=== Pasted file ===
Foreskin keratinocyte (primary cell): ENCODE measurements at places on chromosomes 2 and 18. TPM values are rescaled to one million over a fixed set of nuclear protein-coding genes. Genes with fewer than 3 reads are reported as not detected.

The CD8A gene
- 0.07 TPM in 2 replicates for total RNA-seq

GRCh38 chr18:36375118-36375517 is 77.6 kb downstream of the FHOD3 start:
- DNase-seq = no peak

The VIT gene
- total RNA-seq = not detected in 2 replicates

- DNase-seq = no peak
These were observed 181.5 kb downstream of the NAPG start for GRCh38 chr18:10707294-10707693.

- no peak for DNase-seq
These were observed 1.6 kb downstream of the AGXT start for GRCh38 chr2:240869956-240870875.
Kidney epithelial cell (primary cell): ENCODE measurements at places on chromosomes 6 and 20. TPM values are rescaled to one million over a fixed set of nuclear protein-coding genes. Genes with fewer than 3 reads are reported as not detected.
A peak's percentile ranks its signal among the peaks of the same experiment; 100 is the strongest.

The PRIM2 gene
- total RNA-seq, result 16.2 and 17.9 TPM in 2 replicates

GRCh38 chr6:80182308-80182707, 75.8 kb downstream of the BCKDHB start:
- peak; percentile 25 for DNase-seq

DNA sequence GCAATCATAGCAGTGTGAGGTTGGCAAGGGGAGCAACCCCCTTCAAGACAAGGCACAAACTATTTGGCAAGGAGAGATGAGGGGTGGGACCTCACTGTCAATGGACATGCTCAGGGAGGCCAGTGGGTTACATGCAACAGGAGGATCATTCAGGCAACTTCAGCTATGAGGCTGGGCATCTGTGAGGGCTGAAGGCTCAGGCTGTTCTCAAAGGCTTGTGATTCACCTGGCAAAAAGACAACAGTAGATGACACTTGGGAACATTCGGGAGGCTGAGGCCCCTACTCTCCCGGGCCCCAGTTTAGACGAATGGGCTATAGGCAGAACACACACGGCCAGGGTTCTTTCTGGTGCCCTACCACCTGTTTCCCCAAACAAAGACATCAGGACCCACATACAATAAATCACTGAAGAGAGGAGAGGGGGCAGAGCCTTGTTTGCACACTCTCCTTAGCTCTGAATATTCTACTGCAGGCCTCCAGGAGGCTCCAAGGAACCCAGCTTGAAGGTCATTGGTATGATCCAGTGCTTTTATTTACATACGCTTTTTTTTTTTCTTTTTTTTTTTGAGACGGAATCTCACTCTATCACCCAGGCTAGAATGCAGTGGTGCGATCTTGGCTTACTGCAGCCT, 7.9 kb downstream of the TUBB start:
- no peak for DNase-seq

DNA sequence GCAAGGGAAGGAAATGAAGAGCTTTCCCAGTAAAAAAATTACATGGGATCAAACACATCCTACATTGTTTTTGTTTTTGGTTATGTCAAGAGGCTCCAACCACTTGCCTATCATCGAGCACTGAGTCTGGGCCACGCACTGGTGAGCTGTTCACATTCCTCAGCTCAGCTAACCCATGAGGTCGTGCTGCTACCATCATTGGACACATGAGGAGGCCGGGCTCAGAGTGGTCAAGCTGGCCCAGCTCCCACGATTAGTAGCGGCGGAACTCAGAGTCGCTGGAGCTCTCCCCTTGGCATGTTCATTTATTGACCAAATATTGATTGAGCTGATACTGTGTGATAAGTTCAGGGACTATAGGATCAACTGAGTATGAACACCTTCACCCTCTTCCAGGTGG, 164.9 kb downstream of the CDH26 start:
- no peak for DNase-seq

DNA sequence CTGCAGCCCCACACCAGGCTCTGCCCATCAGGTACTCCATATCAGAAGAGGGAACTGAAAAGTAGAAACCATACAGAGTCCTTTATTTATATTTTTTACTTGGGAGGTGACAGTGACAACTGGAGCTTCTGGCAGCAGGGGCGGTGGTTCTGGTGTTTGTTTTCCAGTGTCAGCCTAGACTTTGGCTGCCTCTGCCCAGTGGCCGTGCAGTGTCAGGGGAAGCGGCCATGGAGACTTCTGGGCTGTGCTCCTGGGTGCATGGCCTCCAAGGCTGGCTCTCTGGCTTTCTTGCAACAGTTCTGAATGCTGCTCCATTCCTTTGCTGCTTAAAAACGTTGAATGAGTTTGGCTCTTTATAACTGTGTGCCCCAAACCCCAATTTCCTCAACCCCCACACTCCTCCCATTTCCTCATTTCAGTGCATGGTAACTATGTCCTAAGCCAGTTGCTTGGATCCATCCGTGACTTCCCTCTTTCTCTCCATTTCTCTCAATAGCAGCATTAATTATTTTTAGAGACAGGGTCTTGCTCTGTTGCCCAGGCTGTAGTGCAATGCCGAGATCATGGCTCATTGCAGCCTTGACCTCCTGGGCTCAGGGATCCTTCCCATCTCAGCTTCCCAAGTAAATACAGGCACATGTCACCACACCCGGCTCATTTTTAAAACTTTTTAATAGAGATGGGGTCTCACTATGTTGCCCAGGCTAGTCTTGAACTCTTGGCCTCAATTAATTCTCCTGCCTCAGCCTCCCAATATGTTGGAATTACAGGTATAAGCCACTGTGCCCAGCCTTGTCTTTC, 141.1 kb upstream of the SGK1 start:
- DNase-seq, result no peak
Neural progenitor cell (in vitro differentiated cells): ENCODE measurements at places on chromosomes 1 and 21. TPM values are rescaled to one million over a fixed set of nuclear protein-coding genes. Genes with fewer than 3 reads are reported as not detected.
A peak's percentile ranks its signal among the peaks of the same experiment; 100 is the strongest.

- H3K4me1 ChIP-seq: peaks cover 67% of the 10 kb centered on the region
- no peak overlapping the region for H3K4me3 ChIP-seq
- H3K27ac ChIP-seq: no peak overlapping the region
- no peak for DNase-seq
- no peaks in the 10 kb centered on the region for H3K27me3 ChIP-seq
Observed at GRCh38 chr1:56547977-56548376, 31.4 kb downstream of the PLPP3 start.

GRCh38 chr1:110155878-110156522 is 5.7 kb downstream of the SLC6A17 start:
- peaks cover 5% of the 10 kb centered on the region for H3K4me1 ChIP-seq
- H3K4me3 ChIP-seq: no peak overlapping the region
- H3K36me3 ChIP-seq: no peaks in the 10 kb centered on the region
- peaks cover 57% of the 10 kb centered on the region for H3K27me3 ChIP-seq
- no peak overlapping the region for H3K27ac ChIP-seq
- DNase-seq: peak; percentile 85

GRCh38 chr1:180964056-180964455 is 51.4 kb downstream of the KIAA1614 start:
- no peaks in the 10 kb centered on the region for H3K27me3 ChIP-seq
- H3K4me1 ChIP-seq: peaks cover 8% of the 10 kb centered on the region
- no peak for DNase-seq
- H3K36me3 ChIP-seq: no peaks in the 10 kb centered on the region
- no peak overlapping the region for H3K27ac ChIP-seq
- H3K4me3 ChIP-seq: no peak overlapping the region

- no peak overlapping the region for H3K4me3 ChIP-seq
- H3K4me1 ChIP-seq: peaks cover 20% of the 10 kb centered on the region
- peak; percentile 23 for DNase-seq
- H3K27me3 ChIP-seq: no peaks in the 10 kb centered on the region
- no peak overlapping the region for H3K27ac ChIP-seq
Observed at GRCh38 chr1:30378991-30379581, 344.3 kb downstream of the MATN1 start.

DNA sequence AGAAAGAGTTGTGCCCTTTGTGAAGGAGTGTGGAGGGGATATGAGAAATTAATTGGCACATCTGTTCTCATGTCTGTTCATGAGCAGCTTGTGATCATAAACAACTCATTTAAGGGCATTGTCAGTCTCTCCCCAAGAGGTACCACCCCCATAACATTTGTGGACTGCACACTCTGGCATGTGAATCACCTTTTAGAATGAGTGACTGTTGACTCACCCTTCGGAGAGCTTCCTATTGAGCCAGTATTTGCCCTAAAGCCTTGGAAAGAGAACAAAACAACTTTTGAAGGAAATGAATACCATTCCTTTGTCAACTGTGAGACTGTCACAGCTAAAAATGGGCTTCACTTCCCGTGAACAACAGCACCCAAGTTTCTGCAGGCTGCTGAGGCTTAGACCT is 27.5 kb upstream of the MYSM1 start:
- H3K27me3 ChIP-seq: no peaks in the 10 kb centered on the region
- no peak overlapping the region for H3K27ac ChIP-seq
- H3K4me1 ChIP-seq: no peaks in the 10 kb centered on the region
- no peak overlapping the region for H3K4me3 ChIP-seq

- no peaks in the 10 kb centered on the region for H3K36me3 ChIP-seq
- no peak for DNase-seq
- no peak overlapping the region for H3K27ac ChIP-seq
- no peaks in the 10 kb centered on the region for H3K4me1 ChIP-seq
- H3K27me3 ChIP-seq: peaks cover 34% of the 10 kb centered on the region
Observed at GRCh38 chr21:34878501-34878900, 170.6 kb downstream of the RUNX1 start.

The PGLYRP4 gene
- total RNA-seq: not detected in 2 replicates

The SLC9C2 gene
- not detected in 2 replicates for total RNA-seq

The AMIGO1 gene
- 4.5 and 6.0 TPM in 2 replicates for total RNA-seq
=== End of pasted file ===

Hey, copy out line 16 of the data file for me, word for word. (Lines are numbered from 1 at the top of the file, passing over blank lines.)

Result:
GRCh38 chr6:80182308-80182707, 75.8 kb downstream of the BCKDHB start: